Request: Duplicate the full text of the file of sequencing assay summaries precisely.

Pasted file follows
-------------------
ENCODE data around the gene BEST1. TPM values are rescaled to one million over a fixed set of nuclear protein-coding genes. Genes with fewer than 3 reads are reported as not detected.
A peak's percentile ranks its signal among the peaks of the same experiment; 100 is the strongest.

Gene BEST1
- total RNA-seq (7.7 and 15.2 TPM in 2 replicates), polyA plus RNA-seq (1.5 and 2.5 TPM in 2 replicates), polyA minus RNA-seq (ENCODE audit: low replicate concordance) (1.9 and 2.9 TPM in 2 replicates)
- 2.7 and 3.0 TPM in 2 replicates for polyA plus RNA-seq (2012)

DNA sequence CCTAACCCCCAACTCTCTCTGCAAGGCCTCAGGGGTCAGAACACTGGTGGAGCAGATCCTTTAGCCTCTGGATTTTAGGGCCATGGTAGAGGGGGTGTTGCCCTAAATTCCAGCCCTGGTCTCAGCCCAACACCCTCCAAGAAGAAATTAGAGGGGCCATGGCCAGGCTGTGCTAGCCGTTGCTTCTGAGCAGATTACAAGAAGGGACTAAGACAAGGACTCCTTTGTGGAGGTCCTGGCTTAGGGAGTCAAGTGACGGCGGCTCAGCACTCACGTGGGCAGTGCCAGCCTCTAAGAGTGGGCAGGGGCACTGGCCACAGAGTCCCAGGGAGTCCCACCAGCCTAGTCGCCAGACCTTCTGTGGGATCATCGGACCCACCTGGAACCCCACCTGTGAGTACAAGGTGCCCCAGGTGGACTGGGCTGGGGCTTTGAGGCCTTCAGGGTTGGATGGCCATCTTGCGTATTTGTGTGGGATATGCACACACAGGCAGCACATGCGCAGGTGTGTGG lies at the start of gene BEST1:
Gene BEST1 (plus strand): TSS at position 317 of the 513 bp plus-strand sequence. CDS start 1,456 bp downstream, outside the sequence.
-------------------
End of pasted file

ENCODE data around the gene BEST1. TPM values are rescaled to one million over a fixed set of nuclear protein-coding genes. Genes with fewer than 3 reads are reported as not detected.
A peak's percentile ranks its signal among the peaks of the same experiment; 100 is the strongest.

Gene BEST1
- total RNA-seq (7.7 and 15.2 TPM in 2 replicates), polyA plus RNA-seq (1.5 and 2.5 TPM in 2 replicates), polyA minus RNA-seq (ENCODE audit: low replicate concordance) (1.9 and 2.9 TPM in 2 replicates)
- 2.7 and 3.0 TPM in 2 replicates for polyA plus RNA-seq (2012)

DNA sequence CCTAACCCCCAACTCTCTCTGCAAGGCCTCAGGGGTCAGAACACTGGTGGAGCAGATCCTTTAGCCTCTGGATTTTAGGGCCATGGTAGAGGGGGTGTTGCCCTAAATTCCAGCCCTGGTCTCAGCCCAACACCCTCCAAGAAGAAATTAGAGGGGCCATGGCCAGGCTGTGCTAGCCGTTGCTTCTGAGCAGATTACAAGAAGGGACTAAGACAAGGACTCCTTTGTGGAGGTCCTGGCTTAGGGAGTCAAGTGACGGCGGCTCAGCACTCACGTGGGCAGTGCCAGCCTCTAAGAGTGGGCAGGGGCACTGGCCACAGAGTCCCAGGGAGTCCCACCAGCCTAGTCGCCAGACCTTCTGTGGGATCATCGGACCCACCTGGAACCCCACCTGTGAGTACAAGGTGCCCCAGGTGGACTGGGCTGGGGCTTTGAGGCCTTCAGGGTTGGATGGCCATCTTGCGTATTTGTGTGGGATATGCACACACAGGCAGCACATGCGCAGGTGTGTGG lies at the start of gene BEST1:
Gene BEST1 (plus strand): TSS at position 317 of the 513 bp plus-strand sequence. CDS start 1,456 bp downstream, outside the sequence.